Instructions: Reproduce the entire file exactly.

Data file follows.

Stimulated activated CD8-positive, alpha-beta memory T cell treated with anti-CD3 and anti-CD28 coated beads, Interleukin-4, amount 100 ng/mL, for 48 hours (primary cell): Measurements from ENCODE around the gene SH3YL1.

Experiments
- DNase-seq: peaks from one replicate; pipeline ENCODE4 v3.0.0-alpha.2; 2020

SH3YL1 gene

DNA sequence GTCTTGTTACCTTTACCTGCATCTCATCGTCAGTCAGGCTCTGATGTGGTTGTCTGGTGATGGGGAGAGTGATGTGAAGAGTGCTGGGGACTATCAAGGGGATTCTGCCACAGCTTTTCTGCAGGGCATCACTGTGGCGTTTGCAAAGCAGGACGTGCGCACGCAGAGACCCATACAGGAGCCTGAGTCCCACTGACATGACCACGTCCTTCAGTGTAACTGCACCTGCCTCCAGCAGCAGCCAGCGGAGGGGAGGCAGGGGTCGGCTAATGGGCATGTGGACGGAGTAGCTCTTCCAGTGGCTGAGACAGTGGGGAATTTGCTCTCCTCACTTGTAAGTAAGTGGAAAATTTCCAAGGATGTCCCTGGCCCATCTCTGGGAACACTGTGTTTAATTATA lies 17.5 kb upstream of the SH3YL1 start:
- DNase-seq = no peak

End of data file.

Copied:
Stimulated activated CD8-positive, alpha-beta memory T cell treated with anti-CD3 and anti-CD28 coated beads, Interleukin-4, amount 100 ng/mL, for 48 hours (primary cell): Measurements from ENCODE around the gene SH3YL1.

Experiments
- DNase-seq: peaks from one replicate; pipeline ENCODE4 v3.0.0-alpha.2; 2020

SH3YL1 gene

DNA sequence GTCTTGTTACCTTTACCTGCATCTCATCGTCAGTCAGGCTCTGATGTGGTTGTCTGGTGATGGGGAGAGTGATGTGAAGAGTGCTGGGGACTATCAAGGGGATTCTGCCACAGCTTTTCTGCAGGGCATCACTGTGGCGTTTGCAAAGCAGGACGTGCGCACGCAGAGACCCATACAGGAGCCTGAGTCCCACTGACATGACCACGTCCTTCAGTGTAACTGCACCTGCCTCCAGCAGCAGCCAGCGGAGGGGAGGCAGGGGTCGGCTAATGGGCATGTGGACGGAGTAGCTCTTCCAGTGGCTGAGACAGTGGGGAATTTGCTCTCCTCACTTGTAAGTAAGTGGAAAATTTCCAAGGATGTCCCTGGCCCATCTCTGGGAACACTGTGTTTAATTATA lies 17.5 kb upstream of the SH3YL1 start:
- DNase-seq = no peak